If an AIC action reveals preliminary evidence that the counterfeiting offence constitutes a crime, the AIC will report to the PSB, which will then take over and decide whether to initiate criminal proceedings. If the judge in a civil trial finds that the counterfeiting offence constitutes a crime, he or she should also transfer the civil case to the criminal division.
Pursuant to Article 213 of the Criminal Law, using an identical trademark on the same goods without the permission of its registered owner is punishable by imprisonment for up to seven years, as well as a fine.
The following meet the criminal definition of ‘counterfeiting’:
- The amount of illegal business is worth more than Rmb50,000 or the illegal gains are more than Rmb30,000.
- More than two registered trademarks are infringed and the amount of illegal business is worth more than Rmb30,000 or the illegal gains are more than Rmb20,000.
- There are other circumstances of a serious nature.
Infringements of a more serious nature include the following:
- The amount of illegal business is more than Rmb250,000 or the illegal gains are more than Rmb150,000.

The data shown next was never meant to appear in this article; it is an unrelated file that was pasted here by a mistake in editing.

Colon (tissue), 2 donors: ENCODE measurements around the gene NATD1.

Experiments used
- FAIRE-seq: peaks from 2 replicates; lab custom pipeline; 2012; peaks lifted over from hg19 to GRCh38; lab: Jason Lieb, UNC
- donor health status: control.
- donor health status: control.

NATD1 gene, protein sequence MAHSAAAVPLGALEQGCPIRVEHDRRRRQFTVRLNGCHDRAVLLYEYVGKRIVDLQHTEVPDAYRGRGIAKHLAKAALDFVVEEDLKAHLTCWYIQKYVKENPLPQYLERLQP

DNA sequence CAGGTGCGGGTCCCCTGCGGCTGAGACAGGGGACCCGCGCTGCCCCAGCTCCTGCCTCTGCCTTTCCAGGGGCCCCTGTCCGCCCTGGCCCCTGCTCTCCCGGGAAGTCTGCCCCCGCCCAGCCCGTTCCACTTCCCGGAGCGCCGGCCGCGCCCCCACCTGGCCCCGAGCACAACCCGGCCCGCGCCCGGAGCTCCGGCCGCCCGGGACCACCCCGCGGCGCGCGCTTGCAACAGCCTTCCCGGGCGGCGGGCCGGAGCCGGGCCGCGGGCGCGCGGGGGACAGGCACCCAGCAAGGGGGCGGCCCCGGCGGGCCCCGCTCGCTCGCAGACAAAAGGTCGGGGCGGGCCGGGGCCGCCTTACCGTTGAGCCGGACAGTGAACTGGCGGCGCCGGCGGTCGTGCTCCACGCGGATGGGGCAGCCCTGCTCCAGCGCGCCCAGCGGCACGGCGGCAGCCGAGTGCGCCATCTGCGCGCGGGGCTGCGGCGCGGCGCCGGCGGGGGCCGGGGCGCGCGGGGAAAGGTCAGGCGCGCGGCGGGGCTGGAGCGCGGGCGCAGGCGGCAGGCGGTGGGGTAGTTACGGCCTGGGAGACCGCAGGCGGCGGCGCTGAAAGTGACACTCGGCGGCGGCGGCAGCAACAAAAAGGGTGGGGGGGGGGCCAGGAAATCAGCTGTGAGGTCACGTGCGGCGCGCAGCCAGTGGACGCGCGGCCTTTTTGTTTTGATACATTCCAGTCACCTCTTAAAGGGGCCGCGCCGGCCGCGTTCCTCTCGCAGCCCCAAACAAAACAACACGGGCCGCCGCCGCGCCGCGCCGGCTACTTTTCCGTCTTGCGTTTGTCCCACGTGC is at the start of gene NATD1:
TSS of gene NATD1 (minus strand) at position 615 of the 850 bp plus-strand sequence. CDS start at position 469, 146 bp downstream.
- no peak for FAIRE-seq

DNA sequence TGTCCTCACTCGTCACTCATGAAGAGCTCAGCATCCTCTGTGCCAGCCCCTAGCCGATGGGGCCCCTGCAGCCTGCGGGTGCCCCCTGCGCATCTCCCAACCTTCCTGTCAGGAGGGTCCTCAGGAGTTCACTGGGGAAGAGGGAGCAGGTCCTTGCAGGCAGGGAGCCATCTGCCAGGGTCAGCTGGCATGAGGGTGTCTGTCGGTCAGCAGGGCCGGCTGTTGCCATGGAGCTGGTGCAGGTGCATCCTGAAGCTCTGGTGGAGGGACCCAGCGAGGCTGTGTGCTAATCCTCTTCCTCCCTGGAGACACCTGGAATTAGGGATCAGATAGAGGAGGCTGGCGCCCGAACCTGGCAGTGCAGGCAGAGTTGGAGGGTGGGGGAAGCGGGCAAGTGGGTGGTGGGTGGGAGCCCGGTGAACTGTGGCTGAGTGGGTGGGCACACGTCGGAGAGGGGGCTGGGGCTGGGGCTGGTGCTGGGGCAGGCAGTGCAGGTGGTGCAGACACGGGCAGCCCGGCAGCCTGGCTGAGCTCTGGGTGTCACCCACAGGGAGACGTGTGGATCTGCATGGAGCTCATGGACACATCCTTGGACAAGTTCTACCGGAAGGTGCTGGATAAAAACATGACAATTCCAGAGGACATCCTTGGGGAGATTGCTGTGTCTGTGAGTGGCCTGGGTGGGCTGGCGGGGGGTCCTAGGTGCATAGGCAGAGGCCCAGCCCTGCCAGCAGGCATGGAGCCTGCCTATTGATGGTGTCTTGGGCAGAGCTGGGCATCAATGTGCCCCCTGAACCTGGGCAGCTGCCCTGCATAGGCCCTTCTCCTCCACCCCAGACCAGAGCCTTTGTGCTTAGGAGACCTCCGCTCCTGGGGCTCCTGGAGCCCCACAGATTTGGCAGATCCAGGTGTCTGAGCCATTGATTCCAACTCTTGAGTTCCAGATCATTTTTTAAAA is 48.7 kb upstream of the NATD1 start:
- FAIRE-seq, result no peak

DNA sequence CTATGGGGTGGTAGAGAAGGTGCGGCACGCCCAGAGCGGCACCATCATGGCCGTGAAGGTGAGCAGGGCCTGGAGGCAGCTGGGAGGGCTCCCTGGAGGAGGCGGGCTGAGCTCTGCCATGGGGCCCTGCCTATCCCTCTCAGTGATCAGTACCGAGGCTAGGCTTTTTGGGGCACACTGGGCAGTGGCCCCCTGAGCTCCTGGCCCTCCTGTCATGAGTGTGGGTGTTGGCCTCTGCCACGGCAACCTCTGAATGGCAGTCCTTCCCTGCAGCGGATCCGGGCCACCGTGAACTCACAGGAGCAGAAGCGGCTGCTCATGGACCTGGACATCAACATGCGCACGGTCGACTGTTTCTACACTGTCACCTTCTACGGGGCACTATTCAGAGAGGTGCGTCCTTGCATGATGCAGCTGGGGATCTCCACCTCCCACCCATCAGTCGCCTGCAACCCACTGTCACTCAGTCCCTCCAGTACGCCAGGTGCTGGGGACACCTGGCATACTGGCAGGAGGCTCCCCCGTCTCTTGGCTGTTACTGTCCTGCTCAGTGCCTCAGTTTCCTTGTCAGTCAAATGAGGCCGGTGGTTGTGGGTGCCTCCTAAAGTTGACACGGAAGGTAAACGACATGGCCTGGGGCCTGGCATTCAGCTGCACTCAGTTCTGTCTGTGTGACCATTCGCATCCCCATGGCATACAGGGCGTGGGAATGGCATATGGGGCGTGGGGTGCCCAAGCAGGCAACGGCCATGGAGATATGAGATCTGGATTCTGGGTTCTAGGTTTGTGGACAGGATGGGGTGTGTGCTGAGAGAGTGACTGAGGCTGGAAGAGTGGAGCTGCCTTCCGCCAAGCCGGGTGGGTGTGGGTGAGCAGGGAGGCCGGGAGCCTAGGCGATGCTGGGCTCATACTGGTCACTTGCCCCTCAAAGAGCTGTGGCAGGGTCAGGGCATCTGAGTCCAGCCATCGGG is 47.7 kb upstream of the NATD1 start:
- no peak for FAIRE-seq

- More than two registered trademarks are infringed and the amount of illegal business is worth more than Rmb150,000 or the illegal gains are more than Rmb100,000.
- There are other circumstances of an especially serious nature.
Since the PSB usually gives priority to more serious crimes than counterfeiting, Chinese law grants rights holders remedies even without PSB involvement. When the PSB refuses to accept a counterfeiting complaint, the rights holder can initiate criminal proceedings by itself through the courts, provided that it has sufficient evidence. If the PSB is reluctant to accept the complaint, the rights holder can also apply to the procuratorate to execute its power of supervision over the police in order to encourage the PSB to intervene.
Rights holders can also file additional pleading to claim civil damages for the injury caused by the counterfeiting, either during the criminal proceedings or independently.